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?:abstract
  • Many alternative theories and models have been proposed of how people learn new categories of objects or events. Recent advances in neuroscience have provided a new means with which to test among these models. In particular, there is now good evidence that the frontal cortex and basal ganglia contribute to category learning, that medial temporal lobe structures make a more minor contribution, and that categorization rules are not represented in the visual cortex. These results support classical, rule-based models of categorization and models that assume category learning depends on procedural learning and memory. They also argue against models that assume categorization requires people to access detailed representations of previously seen category exemplars. There is also strong evidence that normal category learning is mediated by at least two separate systems. A recent neuropsychological theory of category learning that is consistent with these data is described. ()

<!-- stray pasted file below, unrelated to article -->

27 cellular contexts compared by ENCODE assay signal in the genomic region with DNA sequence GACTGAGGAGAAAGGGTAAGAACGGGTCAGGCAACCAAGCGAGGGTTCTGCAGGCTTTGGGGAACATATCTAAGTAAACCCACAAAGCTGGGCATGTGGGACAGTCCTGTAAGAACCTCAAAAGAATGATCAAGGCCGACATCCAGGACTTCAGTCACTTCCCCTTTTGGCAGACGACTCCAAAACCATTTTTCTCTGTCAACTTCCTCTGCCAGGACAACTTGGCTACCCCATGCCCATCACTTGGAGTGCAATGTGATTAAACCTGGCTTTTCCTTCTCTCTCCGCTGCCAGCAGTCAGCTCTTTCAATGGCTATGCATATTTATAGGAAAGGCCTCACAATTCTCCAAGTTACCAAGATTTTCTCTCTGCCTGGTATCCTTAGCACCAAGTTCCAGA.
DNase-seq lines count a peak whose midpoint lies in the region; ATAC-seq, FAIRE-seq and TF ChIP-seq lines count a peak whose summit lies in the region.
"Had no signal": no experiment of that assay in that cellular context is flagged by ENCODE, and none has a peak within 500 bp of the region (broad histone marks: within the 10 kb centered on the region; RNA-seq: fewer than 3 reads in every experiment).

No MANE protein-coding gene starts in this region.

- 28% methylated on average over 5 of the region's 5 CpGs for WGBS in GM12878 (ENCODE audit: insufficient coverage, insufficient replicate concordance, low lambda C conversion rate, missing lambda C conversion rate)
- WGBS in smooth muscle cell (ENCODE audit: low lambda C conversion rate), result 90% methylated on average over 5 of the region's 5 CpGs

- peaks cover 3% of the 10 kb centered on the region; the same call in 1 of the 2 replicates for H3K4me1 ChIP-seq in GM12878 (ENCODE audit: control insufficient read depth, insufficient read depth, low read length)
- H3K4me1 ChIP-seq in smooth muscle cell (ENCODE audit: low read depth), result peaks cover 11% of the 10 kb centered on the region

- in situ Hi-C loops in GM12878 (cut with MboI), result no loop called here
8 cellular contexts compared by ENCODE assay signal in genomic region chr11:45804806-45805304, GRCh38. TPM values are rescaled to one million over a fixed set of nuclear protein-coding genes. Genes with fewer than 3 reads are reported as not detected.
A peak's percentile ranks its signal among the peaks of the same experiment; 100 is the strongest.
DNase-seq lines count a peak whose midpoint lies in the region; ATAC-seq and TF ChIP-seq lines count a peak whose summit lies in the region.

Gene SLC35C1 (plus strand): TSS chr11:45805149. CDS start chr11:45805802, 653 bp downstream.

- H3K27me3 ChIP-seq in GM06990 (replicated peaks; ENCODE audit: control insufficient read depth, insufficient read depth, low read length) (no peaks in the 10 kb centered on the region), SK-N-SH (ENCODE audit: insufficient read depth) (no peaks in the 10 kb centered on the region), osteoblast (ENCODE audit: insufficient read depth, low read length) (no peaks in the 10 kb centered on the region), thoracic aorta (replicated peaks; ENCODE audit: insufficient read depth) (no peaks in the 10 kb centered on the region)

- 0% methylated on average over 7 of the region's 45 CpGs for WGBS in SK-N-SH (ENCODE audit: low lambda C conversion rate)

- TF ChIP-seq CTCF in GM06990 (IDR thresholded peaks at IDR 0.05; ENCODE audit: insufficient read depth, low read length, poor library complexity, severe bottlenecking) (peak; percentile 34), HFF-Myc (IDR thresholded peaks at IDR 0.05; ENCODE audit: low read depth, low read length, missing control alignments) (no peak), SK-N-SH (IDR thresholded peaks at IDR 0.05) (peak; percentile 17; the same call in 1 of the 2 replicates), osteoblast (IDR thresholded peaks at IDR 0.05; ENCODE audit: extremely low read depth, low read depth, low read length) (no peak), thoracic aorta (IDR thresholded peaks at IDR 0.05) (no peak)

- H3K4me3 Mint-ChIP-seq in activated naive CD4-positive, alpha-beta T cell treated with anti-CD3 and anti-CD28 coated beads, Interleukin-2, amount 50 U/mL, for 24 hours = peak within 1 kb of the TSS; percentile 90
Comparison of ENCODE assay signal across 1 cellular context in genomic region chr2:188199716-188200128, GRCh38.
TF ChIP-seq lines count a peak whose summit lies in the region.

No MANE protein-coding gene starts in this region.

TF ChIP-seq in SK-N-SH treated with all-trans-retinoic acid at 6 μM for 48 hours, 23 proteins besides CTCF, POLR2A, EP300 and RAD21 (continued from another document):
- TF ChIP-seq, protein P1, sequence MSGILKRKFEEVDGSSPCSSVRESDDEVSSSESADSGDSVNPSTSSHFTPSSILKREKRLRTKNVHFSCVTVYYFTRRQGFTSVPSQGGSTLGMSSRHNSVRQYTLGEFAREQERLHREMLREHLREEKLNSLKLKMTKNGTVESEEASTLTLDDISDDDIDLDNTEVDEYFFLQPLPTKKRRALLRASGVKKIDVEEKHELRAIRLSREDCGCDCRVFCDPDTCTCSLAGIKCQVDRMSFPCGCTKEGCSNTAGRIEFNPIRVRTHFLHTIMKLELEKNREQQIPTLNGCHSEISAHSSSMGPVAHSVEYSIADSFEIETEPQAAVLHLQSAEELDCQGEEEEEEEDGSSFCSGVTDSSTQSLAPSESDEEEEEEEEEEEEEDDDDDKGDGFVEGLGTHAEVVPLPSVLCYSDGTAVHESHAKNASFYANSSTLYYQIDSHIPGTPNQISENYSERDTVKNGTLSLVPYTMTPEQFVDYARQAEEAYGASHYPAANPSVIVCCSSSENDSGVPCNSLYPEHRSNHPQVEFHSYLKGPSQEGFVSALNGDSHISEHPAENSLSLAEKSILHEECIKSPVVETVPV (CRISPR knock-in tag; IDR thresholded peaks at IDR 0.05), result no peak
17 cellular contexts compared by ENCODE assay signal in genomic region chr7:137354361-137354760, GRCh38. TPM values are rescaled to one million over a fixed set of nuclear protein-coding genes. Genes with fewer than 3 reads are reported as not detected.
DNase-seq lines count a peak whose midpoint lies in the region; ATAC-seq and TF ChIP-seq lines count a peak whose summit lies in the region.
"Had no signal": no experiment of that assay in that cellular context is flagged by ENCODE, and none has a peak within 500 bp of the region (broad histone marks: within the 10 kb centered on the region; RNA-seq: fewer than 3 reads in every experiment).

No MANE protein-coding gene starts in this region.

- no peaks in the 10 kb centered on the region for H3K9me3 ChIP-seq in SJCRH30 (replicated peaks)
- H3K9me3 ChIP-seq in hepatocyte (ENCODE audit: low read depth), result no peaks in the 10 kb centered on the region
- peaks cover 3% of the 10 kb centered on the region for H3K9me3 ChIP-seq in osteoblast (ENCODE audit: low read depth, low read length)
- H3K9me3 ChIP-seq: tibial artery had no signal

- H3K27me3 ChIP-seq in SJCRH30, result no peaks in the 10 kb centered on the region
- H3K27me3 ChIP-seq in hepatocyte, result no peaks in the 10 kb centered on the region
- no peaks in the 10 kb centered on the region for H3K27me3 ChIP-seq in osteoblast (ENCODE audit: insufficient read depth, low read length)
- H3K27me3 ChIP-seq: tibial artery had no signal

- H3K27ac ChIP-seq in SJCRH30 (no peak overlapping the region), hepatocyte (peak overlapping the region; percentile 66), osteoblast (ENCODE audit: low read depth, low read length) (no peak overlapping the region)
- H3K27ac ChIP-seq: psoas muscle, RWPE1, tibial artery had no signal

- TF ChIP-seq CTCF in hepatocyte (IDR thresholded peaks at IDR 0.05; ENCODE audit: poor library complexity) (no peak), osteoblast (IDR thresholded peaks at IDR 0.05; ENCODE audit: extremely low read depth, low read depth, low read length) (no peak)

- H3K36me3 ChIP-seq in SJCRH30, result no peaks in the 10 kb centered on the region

?:citationCount
  • 1 ()
is ?:cites of
?:cites
?:created
  • 2016-06-24 ()
?:creator
?:doi
  • 10.1016/B0-08-043076-7/00623-9 ()
?:endingPage
  • 1538 ()
?:estimatedCitationCount
  • 1 ()
?:hasDiscipline
?:hasURL
?:language
  • en ()
?:publicationDate
  • 2001-01-01 ()
?:rank
  • 23466 ()
?:referenceCount
  • 12 ()
?:startingPage
  • 1535 ()
?:title
  • Categorization and Similarity Models: Neuroscience Applications ()
?:type

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